5. BruceMC

    BruceMC Beloved Grand Eagle

    But Marcus, isn't getting the inner child (id) vs. parent (superego) conflict out into the open, out into the conscious mind, a better place to locate it than inside where it can cause TMS pain in your shoulder, back, leg, hip, wrist etc. etc.? Sure, the anxiety you're experiencing may be unpleasant, but not so unpleasant as suffering with pain all the time. I think you should look at those symptoms in a positive light because they signal that you're making real progress short-circuiting the TMS process. Of course, Tolle and various systems of meditation can help take the edge off while you engage in the process of self-healing, which is after all the final goal of the Structured Program. I can remember a few months back when I started the Structured Program and noticing one day that I was getting really anxious and bothered in a real non-specific way. But then I started feeling much more balanced too once I'd worked my way through the initial anxiety. Hopefully, that'll happen to you too!
     
  6. Steve Ozanich

    Steve Ozanich TMS Consultant

    Ahhhh, AMEN and holy macaroni....someone gets it. "I'll get there when I get there"...brilliant insight. I've written that so many times, and I consider it to be the most important factor behind full belief in the TMS-process, which is the most important factor by far. You cannot straddle the TMS-fence between "some physical and some emotional." TMS healing doesn't work that way; you're either all in or all out. Those who want a little of this and a bit of that either don't understand the process or don't yet believe it, in totality. If you want to heal, then pick a team. I've personally seen people heal around 500 times, and spoken to those who have healed using the good doctor's work well over a 1000 times. It works!! The good doctor wasn't a dumb man, he was quite the opposite. I see neo--quasi--Sarnonians all the time still in pain confusing psychological overlay with TMS. Procrastination in itself is TMSing, and reveals the reluctance to acceptance and is TMSing; fearing facing the truth/fire.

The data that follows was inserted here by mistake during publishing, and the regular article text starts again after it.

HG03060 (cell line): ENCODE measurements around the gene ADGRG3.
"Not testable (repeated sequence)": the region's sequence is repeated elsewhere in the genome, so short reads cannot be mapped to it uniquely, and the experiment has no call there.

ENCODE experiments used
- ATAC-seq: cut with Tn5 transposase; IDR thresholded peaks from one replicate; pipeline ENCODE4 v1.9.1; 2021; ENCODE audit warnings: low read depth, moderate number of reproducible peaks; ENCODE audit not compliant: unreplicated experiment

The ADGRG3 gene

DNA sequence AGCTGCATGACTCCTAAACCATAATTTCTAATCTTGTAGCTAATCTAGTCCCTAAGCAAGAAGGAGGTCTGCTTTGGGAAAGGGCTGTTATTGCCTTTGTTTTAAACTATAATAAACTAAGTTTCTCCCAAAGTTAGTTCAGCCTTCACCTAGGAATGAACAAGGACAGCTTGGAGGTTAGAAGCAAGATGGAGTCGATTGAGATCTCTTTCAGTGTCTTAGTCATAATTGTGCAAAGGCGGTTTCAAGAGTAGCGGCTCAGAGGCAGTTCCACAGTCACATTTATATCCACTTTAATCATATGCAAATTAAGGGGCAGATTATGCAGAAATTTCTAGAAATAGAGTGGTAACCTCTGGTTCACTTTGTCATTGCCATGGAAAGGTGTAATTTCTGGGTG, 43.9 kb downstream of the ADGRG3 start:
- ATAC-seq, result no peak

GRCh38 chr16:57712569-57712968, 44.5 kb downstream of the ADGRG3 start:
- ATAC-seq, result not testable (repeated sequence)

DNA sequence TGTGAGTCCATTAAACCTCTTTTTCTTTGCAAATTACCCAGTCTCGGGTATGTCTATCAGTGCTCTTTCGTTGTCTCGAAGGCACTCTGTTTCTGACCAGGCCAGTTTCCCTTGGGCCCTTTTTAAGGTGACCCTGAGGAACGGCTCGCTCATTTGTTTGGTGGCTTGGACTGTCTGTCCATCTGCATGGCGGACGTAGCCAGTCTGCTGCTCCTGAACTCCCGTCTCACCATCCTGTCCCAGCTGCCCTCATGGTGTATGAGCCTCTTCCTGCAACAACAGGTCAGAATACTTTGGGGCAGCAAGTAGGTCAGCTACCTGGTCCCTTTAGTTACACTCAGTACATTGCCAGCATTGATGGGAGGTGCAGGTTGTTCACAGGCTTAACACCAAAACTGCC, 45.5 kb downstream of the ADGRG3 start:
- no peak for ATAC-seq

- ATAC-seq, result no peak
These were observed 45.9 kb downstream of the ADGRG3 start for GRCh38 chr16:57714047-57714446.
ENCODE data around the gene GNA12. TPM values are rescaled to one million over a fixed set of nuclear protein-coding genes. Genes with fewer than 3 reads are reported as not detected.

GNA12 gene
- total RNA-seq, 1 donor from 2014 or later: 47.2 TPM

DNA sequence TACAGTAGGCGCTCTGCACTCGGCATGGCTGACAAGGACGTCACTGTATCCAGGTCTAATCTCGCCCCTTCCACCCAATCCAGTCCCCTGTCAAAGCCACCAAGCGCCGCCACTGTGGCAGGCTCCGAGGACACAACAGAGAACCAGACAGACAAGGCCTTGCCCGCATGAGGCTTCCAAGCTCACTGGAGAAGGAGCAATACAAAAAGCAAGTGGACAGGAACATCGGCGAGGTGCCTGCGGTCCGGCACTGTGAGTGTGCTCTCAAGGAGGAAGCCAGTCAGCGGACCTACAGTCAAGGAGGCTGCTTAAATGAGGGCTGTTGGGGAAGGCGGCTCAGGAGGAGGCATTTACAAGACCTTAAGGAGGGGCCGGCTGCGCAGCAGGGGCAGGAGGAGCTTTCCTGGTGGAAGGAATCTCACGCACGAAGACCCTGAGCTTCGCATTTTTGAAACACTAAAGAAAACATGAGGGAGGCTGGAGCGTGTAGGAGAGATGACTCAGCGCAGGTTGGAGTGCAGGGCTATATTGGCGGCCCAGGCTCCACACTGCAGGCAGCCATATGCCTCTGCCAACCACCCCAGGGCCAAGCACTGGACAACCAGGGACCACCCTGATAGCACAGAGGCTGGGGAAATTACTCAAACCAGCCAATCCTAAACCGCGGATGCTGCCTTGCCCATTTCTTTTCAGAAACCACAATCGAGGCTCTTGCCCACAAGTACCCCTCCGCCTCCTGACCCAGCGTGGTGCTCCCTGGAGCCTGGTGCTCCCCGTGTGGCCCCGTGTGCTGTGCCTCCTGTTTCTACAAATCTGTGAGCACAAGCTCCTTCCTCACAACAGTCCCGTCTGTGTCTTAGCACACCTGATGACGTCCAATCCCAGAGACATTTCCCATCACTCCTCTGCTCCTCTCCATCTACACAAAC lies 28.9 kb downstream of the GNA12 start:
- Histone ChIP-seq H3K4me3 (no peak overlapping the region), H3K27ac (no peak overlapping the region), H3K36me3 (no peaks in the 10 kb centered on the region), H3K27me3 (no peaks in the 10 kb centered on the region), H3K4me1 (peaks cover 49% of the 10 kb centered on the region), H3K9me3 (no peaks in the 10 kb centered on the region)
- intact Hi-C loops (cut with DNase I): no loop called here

Anyone can heal if they choose to. The information is out there and many good people here will help. I would suggest to begin. The hardest part is the beginning, because we know we will put our energy full boar/bore into it, and so we want to be 100% certain. But there is no such thing as 100% in life. If anyone has read my work they know that it was the Nike commercial that prompted me to heal. "Just Do It." It takes great courage to leap.

    If anyone has any questions I will try to answer them. I have time before I take off again. But I will try to help.

    Good luck,

    Steve Ozanich
     
  7. Beach-Girl

    Beach-Girl Well known member

    Thanks Steve for your insight and also your enthusiasm. You've been a great "voice" to me.